Google is preparing to build a third data center in Taiwan, the U.S. tech giant said Thursday, citing the island's location as strategically well suited for an Asian data transfer hub.
The company acquired a roughly 200,000-sq.-meter plot in Douliu, a city in central Taiwan, and expects to start operations around 2022. Though Google divulged few details to reporters Thursday, the investment is assumed to be worth 20 billion New Taiwan dollars ($681 million).
Google selected Taiwan because of the island's "geographic advantages," Tina Lin, the company's regional general manager, told reporters Thursday. Multiple deep-sea communication cables connecting the U.S. and Asia pass through Taiwan, making the island "an increasingly key location to build data centers," Lin said.
This will be Google's fourth data center in Asia. Taiwan's Changhua County hosts the initial facility, which went online in 2013. Another data center was built in Singapore. In September 2019, Google announced a plan to build a second Taiwanese data center in the city of Tainan.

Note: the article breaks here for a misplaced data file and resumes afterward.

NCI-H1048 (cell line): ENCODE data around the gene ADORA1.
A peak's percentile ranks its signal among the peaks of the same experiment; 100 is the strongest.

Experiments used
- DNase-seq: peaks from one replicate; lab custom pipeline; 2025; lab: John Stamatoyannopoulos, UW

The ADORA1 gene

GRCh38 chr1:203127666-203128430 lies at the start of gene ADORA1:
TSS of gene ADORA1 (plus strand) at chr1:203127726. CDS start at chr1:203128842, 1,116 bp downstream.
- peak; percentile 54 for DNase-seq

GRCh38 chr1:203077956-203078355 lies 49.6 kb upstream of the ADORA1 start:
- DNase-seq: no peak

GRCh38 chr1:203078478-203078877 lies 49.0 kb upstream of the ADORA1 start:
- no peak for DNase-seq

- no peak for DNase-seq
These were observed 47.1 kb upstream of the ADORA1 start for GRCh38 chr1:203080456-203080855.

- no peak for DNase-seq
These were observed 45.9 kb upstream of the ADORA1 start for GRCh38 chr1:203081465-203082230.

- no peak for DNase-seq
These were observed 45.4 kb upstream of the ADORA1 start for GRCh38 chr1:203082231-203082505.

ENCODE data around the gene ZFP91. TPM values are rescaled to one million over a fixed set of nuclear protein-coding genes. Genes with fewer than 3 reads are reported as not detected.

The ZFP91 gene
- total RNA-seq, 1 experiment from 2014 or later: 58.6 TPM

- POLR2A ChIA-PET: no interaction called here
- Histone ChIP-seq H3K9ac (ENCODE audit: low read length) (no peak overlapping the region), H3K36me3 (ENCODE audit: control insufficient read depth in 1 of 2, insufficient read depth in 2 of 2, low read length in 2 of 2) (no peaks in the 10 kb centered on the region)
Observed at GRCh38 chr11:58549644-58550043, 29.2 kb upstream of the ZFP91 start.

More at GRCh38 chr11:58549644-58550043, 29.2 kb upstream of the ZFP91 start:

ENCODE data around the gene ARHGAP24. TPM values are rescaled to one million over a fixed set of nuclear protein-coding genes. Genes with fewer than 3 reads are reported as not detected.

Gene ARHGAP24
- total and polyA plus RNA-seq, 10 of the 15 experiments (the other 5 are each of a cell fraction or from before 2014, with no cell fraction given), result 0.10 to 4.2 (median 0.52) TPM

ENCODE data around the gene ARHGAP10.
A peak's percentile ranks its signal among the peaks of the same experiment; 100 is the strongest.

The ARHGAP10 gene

Demand for online services has mounted during the coronavirus pandemic. U.S. tech heavyweights are expanding data center operations. Google says it has over 10 data centers in North America, one in Chile and another five in Europe.
In June, the U.S. Justice Department recommended against a new undersea cable that would connect the country to Hong Kong, listing Taiwan as an alternative.
Google also said on Aug. 14 that it will no longer cooperate directly with local authorities on requests to hand over user data, the move in response to the new national security law imposed on the territory by Beijing.
Where to invest in data centers has emerged as a weighty topic in the tech sector. With frictions between the U.S. and China intensifying, Google sees Taiwan as an essential site for Asian investments from a political perspective。